A Catskill Catalog: Sept. 2, 2009

It must be that vacations became a part of the American scene in the prosperous years after the Civil War, or at least the idea of grand vacations seems to have been invented then. The American economy was growing in great leaps of railroad building, and the railroad corporations saw both market opportunity and investment security in the construction of grand hotels conveniently located at the end of their rail lines.
Market opportunity because destination hotels drew customers to the railroad. Investment security because – well, just think of playing Parker Brothers’ Monopoly. A hotel increases real estate’s value whether on Park Place or Monka Hill.
The Grand Hotel opened on the summit of Monka Hill, on what we now call Highmount, in 1881, with great fanfare and great expectations. It was a time of expansive hotel building in the Catskills. Up at North-South Lake, the new Hotel Katterskill had just opened to compete with the venerable Catskill Mountain House, then in its 60th-year in business providing gracious mountain lodging to well-heeled guests from Boston, New York, and Philadelphia.
Google Grand Hotel today, and the first thing that comes up is the Grand Hotel on Mackinaw Island, Michigan, which opened in 1886 and is still going strong. This Grand Hotel is a U.S. Department of Interior designated National Historic Landmark listed by Travel and Leisure Magazine as one of the best hotels in the world. It, too, was originally built by a railroad company.
Our Grand Hotel opened for business with a Grand Opening Ball on July 1, 1881. The three-story structure featured four mansard-style turrets, and a front veranda that ran the considerable length of the building, providing panoramic views of the mountains that stretched out below.
One of the things that made the Grand Hotel grand was the view. While the Catskill Mountain House looked out from the mountain ledge over the valley below to the Hudson, the Grand Hotel looked out at mountains, miles and miles of mountains, with Slide Mountain and its brothers, Cornell and Wittenberg, central to the vision.
If one looked from the west end of the long front porch to one’s right, the cleared pastures of Delaware County farm country were visible, making the wild mountain forests that stretched east and south even more wild and primitive-looking.
The Grand Hotel stood at an elevation of 2,235 feet. It was a short carriage ride up-hill from the train stop at the Grand Hotel Station, which was at the top of Highmount, called Summit at the time. The tracks, of course, are still there, and the stop visible beside Route 28.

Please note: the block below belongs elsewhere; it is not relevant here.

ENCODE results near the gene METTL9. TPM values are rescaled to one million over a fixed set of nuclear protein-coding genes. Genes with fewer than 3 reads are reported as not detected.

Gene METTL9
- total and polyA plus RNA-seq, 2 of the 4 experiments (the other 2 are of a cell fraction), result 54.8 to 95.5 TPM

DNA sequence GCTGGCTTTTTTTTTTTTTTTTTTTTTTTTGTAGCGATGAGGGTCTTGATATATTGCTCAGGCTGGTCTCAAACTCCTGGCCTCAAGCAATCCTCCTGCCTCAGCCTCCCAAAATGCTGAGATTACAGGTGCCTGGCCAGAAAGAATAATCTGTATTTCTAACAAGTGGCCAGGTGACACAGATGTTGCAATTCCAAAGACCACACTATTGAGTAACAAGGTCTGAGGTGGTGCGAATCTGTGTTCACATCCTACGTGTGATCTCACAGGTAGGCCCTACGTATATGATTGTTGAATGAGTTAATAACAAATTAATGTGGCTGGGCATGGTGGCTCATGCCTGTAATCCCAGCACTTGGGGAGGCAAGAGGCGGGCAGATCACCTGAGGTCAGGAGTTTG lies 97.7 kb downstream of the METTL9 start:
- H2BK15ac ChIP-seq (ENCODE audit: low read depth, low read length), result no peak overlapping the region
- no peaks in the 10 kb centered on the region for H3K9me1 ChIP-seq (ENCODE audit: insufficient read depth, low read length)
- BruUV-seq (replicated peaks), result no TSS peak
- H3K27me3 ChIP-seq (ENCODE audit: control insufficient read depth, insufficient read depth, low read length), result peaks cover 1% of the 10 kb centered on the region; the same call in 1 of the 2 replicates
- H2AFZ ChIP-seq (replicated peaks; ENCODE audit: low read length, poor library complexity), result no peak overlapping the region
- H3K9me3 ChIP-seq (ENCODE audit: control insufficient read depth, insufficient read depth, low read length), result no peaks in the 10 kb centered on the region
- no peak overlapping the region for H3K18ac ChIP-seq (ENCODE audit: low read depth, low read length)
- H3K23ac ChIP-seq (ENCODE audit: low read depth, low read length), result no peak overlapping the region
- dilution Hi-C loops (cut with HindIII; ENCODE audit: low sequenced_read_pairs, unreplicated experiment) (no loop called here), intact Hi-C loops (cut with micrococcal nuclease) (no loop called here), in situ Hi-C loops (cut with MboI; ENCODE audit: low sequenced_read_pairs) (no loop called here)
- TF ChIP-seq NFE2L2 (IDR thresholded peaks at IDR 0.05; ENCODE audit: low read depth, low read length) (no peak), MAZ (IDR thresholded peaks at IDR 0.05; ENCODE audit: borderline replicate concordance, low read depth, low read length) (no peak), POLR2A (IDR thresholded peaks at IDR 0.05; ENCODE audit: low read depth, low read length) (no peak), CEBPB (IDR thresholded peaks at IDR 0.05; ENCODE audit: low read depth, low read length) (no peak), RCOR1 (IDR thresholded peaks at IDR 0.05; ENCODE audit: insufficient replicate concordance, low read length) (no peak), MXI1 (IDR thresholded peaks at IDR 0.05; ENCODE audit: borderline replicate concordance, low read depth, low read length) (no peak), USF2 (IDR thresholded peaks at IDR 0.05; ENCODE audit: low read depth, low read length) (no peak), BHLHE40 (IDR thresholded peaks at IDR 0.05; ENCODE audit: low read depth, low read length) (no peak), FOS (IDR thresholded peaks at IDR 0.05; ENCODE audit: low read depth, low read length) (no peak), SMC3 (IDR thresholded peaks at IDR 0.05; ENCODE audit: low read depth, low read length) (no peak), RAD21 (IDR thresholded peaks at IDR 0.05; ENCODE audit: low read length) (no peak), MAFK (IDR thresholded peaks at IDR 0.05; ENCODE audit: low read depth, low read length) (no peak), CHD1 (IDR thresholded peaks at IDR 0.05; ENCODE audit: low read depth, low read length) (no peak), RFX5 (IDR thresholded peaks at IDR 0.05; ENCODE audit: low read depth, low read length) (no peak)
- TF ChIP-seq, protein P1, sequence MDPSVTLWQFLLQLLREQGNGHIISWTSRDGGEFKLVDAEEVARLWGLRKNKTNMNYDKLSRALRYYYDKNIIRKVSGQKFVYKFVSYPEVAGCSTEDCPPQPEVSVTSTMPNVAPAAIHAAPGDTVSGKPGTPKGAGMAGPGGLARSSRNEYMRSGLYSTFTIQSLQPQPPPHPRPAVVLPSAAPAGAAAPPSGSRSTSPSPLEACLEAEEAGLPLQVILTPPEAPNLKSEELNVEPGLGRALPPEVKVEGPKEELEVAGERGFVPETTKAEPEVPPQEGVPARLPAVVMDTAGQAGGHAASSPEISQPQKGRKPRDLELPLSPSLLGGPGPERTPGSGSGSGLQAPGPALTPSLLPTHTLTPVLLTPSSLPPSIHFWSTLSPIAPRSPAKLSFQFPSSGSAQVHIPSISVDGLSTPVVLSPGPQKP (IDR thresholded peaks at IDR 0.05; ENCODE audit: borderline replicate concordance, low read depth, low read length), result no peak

The Ulster & Delaware Railroad climbed the divide between the valley of the Hudson and the valley of the Delaware in a great horseshoe curve, a curve up the sidehill that was so sharp at one point, it was said that the conductor in the caboose could shake hands with the engineer in the locomotive. An exaggeration, but a colorful image that conveys the full sweep of the horseshoe.
The Grand Hotel was modeled on Coney Island’s Oriental Hotel, a favorite late 19th-century seaside retreat for Boston society types. That structure has since burned down. Interestingly, Michigan’s Grand Hotel is very similar in design, a long wooden structure with a building-length front porch, towers and pillars and turrets.
In the Catskills, fresh clean natural spring water has always been an attraction and the Grand Hotel made water one of its principal drawing cards. Its Diamond Spring was named to connote clarity and richness. A marble fountain was the focal point of the hotel Rotunda. In it, Diamond Spring water lapped and gurgled invitingly day and night. The purity of the mountain water was claimed to restore kidney function and aid digestion. Good health awaited the Grand Hotel’s guests.
As did bowling and tennis, modern plumbing and gaslights, and beverages perhaps a tad less healthful than water. The Grand Hotel was known for its rolling barroom. The building was built straddling the boundary between Ulster County’s Town of Shandaken and Delaware County’s Town of Middletown. Liquor was a controversial issue in the years heading up to Prohibition. Denial of a liquor license, then a town prerogative, might occur any year, depending on how the local political winds were blowing.
The owners of the Grand Hotel had a grand solution. When selling alcohol by the drink was disallowed by Shandaken authorities, they simply moved the bar to the other end of the building in Middletown, and vice-versa when it went the other way.
Folks who have been around here a while have told me about going up to the Grand Hotel on a Saturday night to dance or just to gawk at the elegant clientele who continued to stay there into the 1950s. At one point, the Tisch family, today part owners of the New York Giants, owned it. The Grand Hotel closed in 1966.
Today, the long-closed Owl’s Nest Restaurant stands where the Grand Hotel once stood. The stonework that terraced the landscape at the entrance to the Grand Hotel still terraces the landscape at the front of the Owl’s Nest. Its workmanship is so precise, the stonewalls look like they were built 20 years ago.
Actually, those stonewalls have been there for a hundred years. They’re still grand.
© William Birns